The elements of blending, which are centering, grounding and extension, can be learned by anyone, regardless of prior training or experience. The response feels empowering and rich with potential for both people. It’s invigorating. It trains our attention upon the integrity that we bring to the encounter, and avoids being distracted by, or reactive to the pressure. It enables us, to harmonize with the pressure, while maintaining our own balance, safety and integrity. This practice informs our minds, eliciting a different train of thought than the habituated responses likely to perpetuate adversity and conflict.

How do we use this in real arguments? If you have a willing partner, you can, in the midst of argument, embody a pressing statement with a physical pressure. You both express how the physical encounter feels. Listen to the body. Wait until the attitude or the posture speaks to the situation. Breathe, ground, center and extend into your connection. This may be a discomforting moment as the mind resists surrendering control. Be patient and thought will return again, but with a different perspective.

When you are rehearsing an argument, notice your body language. One student reported washing an argument into her dishes one night. She stopped, found ground, center and extension. She felt the weight of her own truth and held it in her arms. She resumed doing dishes with different attitude, and had very different thoughts about the argument. Read the whole story.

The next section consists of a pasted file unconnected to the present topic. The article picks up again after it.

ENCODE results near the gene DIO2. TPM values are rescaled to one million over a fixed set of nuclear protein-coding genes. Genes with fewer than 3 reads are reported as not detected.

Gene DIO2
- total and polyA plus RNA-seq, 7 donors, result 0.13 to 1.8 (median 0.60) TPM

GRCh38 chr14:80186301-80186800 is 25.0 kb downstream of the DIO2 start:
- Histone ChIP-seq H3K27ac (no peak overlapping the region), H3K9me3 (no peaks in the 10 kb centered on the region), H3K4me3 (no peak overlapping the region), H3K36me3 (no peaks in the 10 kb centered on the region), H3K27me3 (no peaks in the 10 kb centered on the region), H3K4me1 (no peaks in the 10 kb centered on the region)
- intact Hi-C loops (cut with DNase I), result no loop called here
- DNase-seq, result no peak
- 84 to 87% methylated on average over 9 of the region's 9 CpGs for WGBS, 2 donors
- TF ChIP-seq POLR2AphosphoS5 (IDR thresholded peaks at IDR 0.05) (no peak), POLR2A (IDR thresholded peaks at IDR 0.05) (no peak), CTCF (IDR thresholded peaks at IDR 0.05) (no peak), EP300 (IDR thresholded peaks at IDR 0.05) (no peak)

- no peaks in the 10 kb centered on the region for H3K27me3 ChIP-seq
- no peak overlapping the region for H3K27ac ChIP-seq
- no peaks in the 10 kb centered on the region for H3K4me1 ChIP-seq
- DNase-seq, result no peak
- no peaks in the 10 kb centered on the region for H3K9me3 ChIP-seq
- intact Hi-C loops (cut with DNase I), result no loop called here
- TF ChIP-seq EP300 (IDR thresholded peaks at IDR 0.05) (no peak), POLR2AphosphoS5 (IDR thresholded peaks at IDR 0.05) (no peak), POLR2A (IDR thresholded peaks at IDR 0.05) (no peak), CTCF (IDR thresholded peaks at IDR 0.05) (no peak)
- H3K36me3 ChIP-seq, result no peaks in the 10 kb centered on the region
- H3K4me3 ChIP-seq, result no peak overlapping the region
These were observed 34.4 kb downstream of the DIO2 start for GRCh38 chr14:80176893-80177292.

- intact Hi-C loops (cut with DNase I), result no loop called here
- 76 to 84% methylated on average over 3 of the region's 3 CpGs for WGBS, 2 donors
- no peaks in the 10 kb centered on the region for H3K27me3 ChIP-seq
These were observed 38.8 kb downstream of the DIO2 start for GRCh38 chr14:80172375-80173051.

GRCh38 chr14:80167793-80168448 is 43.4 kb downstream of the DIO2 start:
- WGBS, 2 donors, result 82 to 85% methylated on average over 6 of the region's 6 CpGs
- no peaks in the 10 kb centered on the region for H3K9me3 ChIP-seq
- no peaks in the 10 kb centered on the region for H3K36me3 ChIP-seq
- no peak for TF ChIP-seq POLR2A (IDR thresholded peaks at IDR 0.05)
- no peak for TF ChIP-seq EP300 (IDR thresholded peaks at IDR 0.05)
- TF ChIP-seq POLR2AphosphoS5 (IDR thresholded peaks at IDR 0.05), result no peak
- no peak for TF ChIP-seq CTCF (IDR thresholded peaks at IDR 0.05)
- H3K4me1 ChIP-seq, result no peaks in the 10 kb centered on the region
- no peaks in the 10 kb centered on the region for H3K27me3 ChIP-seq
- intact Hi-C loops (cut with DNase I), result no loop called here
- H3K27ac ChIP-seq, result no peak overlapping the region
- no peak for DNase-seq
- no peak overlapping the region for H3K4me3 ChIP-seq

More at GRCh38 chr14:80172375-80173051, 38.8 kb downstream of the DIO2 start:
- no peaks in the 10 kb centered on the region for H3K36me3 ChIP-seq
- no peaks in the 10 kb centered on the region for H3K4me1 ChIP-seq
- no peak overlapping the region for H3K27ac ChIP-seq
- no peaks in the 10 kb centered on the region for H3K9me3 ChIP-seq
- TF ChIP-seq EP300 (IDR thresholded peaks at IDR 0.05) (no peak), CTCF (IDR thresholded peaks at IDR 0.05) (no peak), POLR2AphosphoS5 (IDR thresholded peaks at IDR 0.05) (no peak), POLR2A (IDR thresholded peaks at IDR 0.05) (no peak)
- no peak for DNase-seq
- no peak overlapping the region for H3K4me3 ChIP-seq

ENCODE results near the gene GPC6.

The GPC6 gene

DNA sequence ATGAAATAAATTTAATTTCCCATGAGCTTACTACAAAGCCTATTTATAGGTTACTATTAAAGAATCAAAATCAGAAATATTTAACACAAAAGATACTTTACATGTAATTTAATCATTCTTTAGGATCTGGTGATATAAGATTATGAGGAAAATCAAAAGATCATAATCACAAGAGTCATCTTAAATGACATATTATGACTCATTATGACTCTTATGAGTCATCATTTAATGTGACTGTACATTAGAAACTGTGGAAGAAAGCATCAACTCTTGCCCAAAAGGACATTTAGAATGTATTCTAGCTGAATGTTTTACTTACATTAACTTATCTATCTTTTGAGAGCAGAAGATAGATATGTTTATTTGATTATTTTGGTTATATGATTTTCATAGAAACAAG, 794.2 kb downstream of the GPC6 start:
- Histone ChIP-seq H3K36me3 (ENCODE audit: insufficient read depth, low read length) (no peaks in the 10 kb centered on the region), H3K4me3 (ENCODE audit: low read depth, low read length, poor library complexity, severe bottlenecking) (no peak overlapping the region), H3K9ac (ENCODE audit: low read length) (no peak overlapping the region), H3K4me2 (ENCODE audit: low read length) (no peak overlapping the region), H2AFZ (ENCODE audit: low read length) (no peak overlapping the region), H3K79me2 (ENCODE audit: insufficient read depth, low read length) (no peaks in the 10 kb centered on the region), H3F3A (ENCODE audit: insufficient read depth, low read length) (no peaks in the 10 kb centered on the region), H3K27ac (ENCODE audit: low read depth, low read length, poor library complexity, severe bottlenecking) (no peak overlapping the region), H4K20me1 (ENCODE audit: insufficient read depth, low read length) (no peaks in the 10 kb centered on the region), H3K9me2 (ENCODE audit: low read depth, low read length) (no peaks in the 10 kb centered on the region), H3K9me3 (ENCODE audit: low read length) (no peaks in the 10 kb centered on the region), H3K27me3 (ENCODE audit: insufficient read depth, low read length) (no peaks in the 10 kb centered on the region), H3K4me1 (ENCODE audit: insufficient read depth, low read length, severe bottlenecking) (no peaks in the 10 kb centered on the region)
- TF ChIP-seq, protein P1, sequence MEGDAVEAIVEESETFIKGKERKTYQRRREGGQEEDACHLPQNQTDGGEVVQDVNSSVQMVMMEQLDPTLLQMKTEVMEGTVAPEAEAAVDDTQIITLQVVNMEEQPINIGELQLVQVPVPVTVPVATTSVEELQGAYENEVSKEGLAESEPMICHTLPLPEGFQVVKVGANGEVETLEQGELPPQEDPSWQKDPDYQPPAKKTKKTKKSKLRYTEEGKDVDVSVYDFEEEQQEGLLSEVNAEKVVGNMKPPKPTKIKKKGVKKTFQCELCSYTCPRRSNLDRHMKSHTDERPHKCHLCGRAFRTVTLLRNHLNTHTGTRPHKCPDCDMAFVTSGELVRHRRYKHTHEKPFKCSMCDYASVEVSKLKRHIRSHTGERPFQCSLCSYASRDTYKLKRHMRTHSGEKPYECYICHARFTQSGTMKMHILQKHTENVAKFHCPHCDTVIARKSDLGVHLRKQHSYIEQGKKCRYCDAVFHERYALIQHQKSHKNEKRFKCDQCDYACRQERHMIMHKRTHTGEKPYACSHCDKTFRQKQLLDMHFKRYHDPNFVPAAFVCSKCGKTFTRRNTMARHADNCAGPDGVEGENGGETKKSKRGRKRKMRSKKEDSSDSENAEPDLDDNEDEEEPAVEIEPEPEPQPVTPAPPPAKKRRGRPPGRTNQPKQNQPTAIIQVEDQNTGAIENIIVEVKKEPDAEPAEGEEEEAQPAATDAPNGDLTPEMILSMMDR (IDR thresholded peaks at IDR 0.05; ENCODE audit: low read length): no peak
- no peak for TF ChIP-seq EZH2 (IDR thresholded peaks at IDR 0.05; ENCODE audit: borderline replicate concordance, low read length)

You can also do this in the midst of an argument by slowing the pace or creating some alone time. Notice your body language. Giving in? Retaliate? Get rigid? Drop your attention into your breath. Feel the weight of your torso balanced upon your core and your pelvis. Drop your weight into the ground beneath your feet and feel how they support you. Listen for a grounded, centered response to pressure bounce back to you from Earths’ core. Put that response into words or actions, or the great gift of Silence, that says, “I am listening.”

You can learn more from TUNING IN to Body. Body-wisdom in Communication and Conflict Resolution at www.CommunicationHarmony.com

 

Photo by Jan Watson

Jerry received a J.D. from Boalt Law School at University of California, Berkeley and now consults on medical legal matters, corporate development and conflict resolution at www.GreenerMediations.net. He is a member of www.aikiextensions.org and the developer of www.CommunicationHarmony.com, applying Aikido principles of somatic attunement to verbal pressures in personal relationships.